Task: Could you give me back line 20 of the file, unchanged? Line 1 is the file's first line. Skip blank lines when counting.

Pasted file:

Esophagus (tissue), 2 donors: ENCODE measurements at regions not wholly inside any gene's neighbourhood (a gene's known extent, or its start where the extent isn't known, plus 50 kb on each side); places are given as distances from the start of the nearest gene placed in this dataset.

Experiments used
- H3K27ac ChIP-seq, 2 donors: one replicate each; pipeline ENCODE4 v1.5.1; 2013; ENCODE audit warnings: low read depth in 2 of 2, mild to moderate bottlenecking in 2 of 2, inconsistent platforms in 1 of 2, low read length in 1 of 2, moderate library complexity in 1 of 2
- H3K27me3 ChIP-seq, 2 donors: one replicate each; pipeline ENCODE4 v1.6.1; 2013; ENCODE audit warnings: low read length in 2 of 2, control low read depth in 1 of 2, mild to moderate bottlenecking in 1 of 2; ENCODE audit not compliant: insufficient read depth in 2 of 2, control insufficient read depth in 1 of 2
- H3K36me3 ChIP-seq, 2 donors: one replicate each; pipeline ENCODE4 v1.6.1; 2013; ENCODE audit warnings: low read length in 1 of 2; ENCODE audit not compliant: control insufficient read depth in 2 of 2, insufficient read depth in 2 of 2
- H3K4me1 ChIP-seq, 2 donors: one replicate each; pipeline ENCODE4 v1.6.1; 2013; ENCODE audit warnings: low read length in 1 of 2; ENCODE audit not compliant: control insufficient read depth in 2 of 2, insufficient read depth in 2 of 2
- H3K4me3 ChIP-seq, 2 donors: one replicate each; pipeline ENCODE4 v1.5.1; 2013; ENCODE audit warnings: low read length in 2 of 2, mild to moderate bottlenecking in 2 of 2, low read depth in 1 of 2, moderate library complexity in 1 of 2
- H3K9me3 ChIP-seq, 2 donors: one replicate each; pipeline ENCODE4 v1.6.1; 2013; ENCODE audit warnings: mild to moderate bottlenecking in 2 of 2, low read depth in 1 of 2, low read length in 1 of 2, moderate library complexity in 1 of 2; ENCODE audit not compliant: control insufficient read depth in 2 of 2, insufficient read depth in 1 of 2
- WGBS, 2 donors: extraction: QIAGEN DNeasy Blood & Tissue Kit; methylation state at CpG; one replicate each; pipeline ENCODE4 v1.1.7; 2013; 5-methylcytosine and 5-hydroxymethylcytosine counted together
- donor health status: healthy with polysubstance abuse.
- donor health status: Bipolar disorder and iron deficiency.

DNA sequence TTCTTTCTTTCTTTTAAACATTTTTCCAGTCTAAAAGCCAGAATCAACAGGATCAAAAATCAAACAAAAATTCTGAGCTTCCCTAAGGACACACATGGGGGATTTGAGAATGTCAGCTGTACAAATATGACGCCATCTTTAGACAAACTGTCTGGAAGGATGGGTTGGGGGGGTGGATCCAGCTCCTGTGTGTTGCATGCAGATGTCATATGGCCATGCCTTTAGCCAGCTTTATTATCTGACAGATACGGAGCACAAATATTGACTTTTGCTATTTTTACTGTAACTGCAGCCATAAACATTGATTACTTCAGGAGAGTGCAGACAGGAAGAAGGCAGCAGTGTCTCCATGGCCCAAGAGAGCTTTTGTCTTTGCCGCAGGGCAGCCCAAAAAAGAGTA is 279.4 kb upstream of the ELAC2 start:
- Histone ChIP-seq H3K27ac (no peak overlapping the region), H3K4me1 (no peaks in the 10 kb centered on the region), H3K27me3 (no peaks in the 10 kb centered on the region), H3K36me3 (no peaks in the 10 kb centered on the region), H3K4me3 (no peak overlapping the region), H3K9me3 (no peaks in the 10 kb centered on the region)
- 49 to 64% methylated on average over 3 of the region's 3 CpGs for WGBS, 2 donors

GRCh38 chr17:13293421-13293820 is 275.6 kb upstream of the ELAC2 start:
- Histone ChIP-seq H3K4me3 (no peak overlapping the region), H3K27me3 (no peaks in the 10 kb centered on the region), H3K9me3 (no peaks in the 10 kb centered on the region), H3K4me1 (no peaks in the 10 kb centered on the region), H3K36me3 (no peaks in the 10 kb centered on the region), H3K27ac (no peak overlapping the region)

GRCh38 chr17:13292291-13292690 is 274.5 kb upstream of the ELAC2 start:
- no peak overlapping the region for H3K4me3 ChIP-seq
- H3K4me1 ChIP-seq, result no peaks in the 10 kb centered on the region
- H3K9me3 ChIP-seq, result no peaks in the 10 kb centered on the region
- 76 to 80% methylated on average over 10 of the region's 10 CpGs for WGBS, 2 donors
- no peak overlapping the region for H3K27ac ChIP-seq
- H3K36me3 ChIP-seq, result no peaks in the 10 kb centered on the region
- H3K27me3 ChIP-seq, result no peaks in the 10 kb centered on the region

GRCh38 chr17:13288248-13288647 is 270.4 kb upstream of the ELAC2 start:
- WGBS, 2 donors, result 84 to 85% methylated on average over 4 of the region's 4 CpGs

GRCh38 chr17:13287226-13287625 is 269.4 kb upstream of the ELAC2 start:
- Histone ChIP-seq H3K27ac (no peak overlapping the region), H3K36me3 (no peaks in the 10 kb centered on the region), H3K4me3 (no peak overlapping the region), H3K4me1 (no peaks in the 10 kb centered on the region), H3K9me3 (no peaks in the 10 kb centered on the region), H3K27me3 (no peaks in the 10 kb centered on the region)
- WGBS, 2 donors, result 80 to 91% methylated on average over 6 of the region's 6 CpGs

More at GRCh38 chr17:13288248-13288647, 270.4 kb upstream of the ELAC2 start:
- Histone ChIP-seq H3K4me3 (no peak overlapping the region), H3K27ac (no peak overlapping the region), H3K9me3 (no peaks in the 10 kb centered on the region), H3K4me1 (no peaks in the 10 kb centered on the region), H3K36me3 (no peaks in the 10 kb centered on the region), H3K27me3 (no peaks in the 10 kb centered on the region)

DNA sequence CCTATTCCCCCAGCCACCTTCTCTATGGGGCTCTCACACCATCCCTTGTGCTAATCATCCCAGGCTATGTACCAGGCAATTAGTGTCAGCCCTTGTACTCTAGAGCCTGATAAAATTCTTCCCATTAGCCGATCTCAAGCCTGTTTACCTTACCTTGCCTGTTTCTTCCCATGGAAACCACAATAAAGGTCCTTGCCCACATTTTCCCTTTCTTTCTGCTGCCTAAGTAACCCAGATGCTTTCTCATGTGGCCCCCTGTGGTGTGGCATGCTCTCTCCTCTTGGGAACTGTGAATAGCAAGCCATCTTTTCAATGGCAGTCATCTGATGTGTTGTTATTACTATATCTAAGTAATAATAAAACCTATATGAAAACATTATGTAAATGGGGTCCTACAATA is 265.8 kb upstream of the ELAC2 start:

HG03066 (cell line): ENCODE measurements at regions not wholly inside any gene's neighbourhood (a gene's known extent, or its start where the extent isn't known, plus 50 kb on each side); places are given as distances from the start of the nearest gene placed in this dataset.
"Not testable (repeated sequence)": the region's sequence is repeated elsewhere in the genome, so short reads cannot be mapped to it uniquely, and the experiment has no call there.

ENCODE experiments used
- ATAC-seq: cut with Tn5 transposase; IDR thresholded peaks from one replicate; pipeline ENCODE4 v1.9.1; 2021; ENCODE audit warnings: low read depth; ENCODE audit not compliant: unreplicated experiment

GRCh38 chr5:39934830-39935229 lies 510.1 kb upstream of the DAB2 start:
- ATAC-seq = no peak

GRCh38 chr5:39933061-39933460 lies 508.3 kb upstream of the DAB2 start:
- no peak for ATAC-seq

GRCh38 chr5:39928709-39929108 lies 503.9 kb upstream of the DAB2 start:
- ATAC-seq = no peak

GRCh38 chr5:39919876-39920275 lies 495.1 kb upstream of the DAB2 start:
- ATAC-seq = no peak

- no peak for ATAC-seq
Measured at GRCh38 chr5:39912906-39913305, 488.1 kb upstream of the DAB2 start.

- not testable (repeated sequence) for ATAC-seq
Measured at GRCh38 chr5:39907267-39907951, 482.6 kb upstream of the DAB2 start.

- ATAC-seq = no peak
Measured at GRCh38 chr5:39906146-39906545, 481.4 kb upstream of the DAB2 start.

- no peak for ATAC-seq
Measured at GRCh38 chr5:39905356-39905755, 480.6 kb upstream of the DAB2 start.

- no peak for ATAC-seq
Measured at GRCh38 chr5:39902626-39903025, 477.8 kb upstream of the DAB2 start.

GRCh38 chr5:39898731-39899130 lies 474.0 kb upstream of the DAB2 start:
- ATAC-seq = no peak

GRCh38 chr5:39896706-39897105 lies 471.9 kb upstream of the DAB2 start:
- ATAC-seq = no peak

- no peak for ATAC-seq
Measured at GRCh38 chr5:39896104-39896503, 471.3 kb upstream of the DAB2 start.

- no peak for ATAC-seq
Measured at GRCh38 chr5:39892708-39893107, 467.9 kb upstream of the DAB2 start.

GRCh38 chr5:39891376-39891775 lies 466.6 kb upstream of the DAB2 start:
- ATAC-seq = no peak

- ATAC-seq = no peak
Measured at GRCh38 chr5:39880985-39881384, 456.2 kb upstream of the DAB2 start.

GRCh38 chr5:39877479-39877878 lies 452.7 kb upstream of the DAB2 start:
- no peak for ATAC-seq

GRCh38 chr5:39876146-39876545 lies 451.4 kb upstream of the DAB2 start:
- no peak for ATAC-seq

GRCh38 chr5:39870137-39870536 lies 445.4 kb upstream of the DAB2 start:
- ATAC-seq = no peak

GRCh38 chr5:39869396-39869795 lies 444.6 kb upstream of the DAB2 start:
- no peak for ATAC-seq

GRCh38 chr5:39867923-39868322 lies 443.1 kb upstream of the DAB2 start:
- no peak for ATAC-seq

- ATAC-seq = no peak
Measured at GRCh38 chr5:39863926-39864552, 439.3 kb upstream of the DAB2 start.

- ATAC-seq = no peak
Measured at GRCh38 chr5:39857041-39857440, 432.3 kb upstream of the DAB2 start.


- H3K9me3 ChIP-seq, result no peaks in the 10 kb centered on the region